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No one could be sure


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I decided to write for trio plus voice using a poem by Sarah Mangold. The poem at first seems quite bizarre. The list of observations ("celestial winds", "rainbows", "kidneys", "gesture of remembrance") highlights the randomness and diversity of things we might notice in life. Each has its own significance but it's unclear which will ultimately matter. So as a result the poem makes little sense, until some thought is put into it. "Perishing the keeper" might refer to the inevitability of death and the loss of those who hold or keep memories, knowledge, or roles. "Footless birds of paradise" combines a paradoxical image with a symbol of exotic beauty. Birds of paradise are known for their stunning appearance and unique behaviors. The term "footless" might suggest something unattainable or ethereal, enhancing the sense of mystery and beauty.

 

I decided to put this poem to music by having a feeling of indeterminacy. There's a home, it's all tonal, by it is all unstable. You'll notice a lack of slurs and articulation, instead just the word "dry"; there is in general supposed to be lack of 'emotion', in a unuseful placidity. Let me know if this is effective or what I could do better.

SARAH MANGOLD Poet & NEA Fellow

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Hello there!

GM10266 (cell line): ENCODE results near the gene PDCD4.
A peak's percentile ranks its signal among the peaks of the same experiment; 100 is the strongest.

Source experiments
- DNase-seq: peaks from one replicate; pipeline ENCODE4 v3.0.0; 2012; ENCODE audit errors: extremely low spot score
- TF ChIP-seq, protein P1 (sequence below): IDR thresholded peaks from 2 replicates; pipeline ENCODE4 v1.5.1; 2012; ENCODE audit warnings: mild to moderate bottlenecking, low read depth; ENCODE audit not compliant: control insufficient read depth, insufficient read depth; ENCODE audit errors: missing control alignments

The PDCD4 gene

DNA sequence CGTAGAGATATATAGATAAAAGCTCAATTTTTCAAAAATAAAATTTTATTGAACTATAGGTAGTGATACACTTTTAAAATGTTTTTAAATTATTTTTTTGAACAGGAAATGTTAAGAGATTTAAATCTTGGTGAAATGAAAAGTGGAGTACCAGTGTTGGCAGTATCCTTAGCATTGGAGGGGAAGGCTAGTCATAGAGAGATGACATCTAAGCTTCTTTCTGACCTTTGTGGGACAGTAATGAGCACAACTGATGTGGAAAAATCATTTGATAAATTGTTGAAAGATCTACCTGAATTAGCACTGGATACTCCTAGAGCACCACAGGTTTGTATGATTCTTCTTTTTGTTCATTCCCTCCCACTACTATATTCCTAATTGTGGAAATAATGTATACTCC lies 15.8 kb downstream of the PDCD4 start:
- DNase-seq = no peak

This piece really stopped me in my tracks, my goodness. Your style feels very unique and personal. I thought the metric changes did well to bookend the first and last lines of the poem. Even though it captures indeterminacy I hear a mastery of form. My favorite section in the piece is your repetition of "paradise"; the chord changes really embody that word for me while being inescapably melancholy, maybe because you never overindulge in emotion.

I wonder, what were your thoughts behind having dotted eighth notes and sixteenth rests in bar 51? As a cellist I am used to seeing "detaché" written out or a tenuto mark over a staccato mark, which each give slightly different feelings, but I am curious what the psychology was behind your choice. 🙂 What instruments do you play?

One other thing I thought I would mention is that there is clipping at bars 46 and 47. Do you know how to address this with a DAW? I thought you would appreciate knowing especially since that moment is so climactic. 🙂

Thank you for sharing this truly beautiful and poignant piece, and also for introducing me to a poet I didn't know. 

~ Gwen

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hi @Gwendolyn Przyjazna thank you for listening!

I really appreciate what you've said about this piece, I'm very glad it had the intended effect. 

As for bar 51, it mostly came down to getting musescore to make the sound I wanted. Most other options simply were too short, I want space between note, but I don't want the onset to be sudden. I want a relaxed onset, and then a soft cutoff to make space before the next note. detache would probably be fine but I'm a singer and am not aware the intrinsic meaning of that marking. 

As for the clipping, sadly there's not much I can do ;-;. Thank you for commenting, I appreciate you feedback. 

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